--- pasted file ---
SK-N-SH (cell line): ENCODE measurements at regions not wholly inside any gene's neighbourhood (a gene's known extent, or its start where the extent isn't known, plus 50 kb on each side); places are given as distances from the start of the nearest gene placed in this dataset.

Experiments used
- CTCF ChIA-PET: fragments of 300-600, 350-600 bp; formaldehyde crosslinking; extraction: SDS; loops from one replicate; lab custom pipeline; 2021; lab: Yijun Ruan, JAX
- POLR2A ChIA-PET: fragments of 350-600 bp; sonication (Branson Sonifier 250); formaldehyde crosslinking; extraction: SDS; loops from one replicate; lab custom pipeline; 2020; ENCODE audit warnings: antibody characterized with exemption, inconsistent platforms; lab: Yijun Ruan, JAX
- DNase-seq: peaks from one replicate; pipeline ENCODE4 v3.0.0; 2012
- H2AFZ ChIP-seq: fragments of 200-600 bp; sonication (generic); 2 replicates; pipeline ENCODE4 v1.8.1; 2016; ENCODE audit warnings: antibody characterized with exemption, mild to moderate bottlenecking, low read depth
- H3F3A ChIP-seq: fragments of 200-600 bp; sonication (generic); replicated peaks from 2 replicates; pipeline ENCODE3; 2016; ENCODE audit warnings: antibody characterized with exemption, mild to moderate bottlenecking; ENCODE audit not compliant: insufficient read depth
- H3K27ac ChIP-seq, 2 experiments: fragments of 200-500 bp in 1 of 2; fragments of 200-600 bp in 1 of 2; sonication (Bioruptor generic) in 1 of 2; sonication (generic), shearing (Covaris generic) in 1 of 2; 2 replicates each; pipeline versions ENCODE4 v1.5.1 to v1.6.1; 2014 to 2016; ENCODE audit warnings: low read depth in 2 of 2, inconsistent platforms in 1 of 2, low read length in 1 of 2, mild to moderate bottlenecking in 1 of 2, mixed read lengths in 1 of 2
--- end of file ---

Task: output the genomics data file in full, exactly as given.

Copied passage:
SK-N-SH (cell line): ENCODE measurements at regions not wholly inside any gene's neighbourhood (a gene's known extent, or its start where the extent isn't known, plus 50 kb on each side); places are given as distances from the start of the nearest gene placed in this dataset.

Experiments used
- CTCF ChIA-PET: fragments of 300-600, 350-600 bp; formaldehyde crosslinking; extraction: SDS; loops from one replicate; lab custom pipeline; 2021; lab: Yijun Ruan, JAX
- POLR2A ChIA-PET: fragments of 350-600 bp; sonication (Branson Sonifier 250); formaldehyde crosslinking; extraction: SDS; loops from one replicate; lab custom pipeline; 2020; ENCODE audit warnings: antibody characterized with exemption, inconsistent platforms; lab: Yijun Ruan, JAX
- DNase-seq: peaks from one replicate; pipeline ENCODE4 v3.0.0; 2012
- H2AFZ ChIP-seq: fragments of 200-600 bp; sonication (generic); 2 replicates; pipeline ENCODE4 v1.8.1; 2016; ENCODE audit warnings: antibody characterized with exemption, mild to moderate bottlenecking, low read depth
- H3F3A ChIP-seq: fragments of 200-600 bp; sonication (generic); replicated peaks from 2 replicates; pipeline ENCODE3; 2016; ENCODE audit warnings: antibody characterized with exemption, mild to moderate bottlenecking; ENCODE audit not compliant: insufficient read depth
- H3K27ac ChIP-seq, 2 experiments: fragments of 200-500 bp in 1 of 2; fragments of 200-600 bp in 1 of 2; sonication (Bioruptor generic) in 1 of 2; sonication (generic), shearing (Covaris generic) in 1 of 2; 2 replicates each; pipeline versions ENCODE4 v1.5.1 to v1.6.1; 2014 to 2016; ENCODE audit warnings: low read depth in 2 of 2, inconsistent platforms in 1 of 2, low read length in 1 of 2, mild to moderate bottlenecking in 1 of 2, mixed read lengths in 1 of 2